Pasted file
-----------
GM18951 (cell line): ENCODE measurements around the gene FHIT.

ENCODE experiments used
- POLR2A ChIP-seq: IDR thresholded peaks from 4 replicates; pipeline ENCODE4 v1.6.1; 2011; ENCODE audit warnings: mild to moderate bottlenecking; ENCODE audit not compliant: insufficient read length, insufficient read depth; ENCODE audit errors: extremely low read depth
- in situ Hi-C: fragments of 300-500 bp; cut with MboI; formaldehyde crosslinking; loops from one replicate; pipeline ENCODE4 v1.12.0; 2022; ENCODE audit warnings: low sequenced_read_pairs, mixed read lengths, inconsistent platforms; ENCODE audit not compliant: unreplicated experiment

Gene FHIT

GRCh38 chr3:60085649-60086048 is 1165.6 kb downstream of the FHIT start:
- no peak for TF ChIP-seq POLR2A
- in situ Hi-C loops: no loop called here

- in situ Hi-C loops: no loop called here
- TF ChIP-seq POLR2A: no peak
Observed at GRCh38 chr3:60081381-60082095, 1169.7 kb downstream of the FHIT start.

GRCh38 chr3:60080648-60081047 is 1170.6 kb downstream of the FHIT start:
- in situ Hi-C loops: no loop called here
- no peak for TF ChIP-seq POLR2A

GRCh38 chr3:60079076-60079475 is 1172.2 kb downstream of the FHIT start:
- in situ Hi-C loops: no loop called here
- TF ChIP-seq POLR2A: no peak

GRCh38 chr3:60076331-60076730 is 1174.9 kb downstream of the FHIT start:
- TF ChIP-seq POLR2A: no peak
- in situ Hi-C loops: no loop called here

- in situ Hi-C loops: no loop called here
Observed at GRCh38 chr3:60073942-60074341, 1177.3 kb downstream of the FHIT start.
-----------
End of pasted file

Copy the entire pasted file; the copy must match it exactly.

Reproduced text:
GM18951 (cell line): ENCODE measurements around the gene FHIT.

ENCODE experiments used
- POLR2A ChIP-seq: IDR thresholded peaks from 4 replicates; pipeline ENCODE4 v1.6.1; 2011; ENCODE audit warnings: mild to moderate bottlenecking; ENCODE audit not compliant: insufficient read length, insufficient read depth; ENCODE audit errors: extremely low read depth
- in situ Hi-C: fragments of 300-500 bp; cut with MboI; formaldehyde crosslinking; loops from one replicate; pipeline ENCODE4 v1.12.0; 2022; ENCODE audit warnings: low sequenced_read_pairs, mixed read lengths, inconsistent platforms; ENCODE audit not compliant: unreplicated experiment

Gene FHIT

GRCh38 chr3:60085649-60086048 is 1165.6 kb downstream of the FHIT start:
- no peak for TF ChIP-seq POLR2A
- in situ Hi-C loops: no loop called here

- in situ Hi-C loops: no loop called here
- TF ChIP-seq POLR2A: no peak
Observed at GRCh38 chr3:60081381-60082095, 1169.7 kb downstream of the FHIT start.

GRCh38 chr3:60080648-60081047 is 1170.6 kb downstream of the FHIT start:
- in situ Hi-C loops: no loop called here
- no peak for TF ChIP-seq POLR2A

GRCh38 chr3:60079076-60079475 is 1172.2 kb downstream of the FHIT start:
- in situ Hi-C loops: no loop called here
- TF ChIP-seq POLR2A: no peak

GRCh38 chr3:60076331-60076730 is 1174.9 kb downstream of the FHIT start:
- TF ChIP-seq POLR2A: no peak
- in situ Hi-C loops: no loop called here

- in situ Hi-C loops: no loop called here
Observed at GRCh38 chr3:60073942-60074341, 1177.3 kb downstream of the FHIT start.